Schooling Seculars in Honey and Halakhah

Believe it or not, Israelis need Jewish education.

Print this page Print this page

Becoming Israeli was something Maor put much effort into during his first decade in the country. Living then at the newly-established Reform Kibbutz Lotan in the Arava Desert, Maor refused to speak English and listened non-stop to Israeli music. After a stint as general secretary of the kibbutz, he was sent on "shlihoot" [education fieldwork]--not abroad to work with Diaspora youth, but to Tel Aviv, to work with the Israeli Reform youth movement.

Lack of Openness

Maor says he was struck by the huge gap between his own experience as a non-Orthodox Diaspora Jew and that of the Israeli youth he was working with. Most, he says, had never participated in a Havdalah (concluding Shabbat) service, and considering Yom Kippur as "a day for personal reflection even though one might not fast or spend the day in synagogue" was unheard of. They had little or no knowledge of what Maor considered to be "the most basic of Jewish texts" or the "humanist messages" in the Jewish holidays. Though they had celebrated the festivals within a school context, he says many never got past that "kindergarten experience of a holiday, so it remained superficial in its meaning."

At first, the youth he worked with "did not know what I was talking about," Maor admits. "The idea of believing in God or a God concept in basic Israeli street terms implies a set of behavior, which if you don't observe, you're considered a hypocrite. What struck me was their lack of openness. I don't want it to sound missionary, but I felt like they were missing something."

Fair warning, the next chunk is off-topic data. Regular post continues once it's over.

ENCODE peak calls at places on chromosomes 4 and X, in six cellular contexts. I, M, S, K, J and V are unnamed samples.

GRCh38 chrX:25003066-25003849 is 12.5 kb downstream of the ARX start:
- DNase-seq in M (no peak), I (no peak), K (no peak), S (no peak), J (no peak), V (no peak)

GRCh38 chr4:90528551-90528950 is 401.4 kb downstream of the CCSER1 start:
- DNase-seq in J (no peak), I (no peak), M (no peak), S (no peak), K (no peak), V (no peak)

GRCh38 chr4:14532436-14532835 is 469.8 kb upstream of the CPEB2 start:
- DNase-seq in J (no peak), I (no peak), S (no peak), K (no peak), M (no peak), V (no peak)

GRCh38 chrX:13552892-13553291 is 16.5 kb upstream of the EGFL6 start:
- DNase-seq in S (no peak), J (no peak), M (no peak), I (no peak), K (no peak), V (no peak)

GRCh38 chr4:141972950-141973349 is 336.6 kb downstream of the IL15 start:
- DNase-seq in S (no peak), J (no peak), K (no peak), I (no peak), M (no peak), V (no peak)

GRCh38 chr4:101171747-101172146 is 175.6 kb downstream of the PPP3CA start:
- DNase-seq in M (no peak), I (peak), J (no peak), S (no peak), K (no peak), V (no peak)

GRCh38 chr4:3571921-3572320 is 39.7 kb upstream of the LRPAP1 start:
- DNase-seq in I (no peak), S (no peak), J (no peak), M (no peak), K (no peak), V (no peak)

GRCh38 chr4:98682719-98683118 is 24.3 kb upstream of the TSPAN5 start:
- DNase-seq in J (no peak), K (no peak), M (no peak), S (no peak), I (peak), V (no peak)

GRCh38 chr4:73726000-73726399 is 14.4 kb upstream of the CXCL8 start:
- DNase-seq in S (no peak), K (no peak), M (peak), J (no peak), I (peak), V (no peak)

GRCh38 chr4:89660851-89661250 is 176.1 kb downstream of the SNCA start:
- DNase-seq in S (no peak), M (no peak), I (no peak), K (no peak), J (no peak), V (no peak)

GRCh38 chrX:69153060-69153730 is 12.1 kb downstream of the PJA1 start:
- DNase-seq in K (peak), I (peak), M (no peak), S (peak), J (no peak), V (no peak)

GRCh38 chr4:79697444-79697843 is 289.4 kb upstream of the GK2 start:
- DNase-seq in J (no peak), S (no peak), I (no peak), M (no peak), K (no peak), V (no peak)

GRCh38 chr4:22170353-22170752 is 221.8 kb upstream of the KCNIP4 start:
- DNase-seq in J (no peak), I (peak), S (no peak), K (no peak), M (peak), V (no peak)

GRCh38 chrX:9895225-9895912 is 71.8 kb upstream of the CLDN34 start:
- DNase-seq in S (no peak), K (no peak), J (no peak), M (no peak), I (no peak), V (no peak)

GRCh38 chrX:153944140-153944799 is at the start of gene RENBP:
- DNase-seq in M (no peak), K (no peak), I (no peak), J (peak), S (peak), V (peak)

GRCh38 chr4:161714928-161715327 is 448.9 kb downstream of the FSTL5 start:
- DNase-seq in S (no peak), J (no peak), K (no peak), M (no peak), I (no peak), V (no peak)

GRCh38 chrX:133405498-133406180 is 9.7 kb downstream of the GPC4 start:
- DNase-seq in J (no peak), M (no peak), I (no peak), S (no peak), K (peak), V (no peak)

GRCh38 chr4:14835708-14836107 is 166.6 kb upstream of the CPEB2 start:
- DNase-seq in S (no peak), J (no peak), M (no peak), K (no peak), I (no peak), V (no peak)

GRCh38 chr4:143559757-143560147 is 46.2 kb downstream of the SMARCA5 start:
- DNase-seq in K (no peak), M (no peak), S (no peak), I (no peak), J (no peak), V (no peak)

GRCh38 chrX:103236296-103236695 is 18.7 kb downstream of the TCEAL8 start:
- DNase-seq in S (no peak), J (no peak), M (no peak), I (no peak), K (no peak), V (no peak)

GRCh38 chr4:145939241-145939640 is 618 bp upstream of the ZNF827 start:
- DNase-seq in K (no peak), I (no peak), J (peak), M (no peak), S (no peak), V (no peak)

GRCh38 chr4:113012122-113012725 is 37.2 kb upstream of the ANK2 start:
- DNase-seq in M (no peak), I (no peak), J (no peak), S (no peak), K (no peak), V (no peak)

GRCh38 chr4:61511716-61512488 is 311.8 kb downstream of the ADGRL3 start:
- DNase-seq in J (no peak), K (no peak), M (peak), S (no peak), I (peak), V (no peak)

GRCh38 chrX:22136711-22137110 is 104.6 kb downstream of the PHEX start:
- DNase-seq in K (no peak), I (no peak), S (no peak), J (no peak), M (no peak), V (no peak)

Affirming this notion, Maor says the youth found programs he and the other staff ran to be "really meaningful. The feedback was tremendous."

After his three years with the youth movement, Maor, together with his wife Nicky, left the kibbutz, in order to pursue a career in educating secular Israelis in Judaism. His next post---which he held for some six years--involved teaching and facilitating programs and fund-raising at Hamidrasha Center for Study and Fellowship in Oranim, which deals with the Jewish identity and culture of secular Israelis. Then he led and developed programs and strategies, as well as fund-raised, for the Bina Center for Jewish Identity and Hebrew Culture in Ramat Efal.

Current educational projects at Bina include ongoing Jewish study for young adults, a cross-cultural exchange between immigrants from the former Soviet Union and veteran Israelis, and a Jewish pluralism and social action project in low-income neighborhoods in South Tel Aviv.

Did you like this article?  MyJewishLearning is a not-for-profit organization.

Please consider making a donation today.

Charlotte Halle

Charlotte Halle is editor of the English edition of Haaretz.